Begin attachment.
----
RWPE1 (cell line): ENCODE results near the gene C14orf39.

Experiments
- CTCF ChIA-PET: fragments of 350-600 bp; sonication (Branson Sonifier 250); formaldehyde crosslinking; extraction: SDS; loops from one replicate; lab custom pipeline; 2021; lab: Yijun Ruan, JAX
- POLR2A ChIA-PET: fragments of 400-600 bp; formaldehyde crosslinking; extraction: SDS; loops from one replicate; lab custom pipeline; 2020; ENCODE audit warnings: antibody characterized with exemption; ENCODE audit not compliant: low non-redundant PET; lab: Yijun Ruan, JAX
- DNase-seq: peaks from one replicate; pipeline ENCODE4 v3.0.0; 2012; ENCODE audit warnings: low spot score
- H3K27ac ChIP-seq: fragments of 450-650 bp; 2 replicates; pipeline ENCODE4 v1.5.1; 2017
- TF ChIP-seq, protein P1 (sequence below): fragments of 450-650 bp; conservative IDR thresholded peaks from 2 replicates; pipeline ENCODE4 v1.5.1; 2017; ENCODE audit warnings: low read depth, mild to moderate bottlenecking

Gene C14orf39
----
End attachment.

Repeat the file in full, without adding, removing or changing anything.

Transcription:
RWPE1 (cell line): ENCODE results near the gene C14orf39.

Experiments
- CTCF ChIA-PET: fragments of 350-600 bp; sonication (Branson Sonifier 250); formaldehyde crosslinking; extraction: SDS; loops from one replicate; lab custom pipeline; 2021; lab: Yijun Ruan, JAX
- POLR2A ChIA-PET: fragments of 400-600 bp; formaldehyde crosslinking; extraction: SDS; loops from one replicate; lab custom pipeline; 2020; ENCODE audit warnings: antibody characterized with exemption; ENCODE audit not compliant: low non-redundant PET; lab: Yijun Ruan, JAX
- DNase-seq: peaks from one replicate; pipeline ENCODE4 v3.0.0; 2012; ENCODE audit warnings: low spot score
- H3K27ac ChIP-seq: fragments of 450-650 bp; 2 replicates; pipeline ENCODE4 v1.5.1; 2017
- TF ChIP-seq, protein P1 (sequence below): fragments of 450-650 bp; conservative IDR thresholded peaks from 2 replicates; pipeline ENCODE4 v1.5.1; 2017; ENCODE audit warnings: low read depth, mild to moderate bottlenecking

Gene C14orf39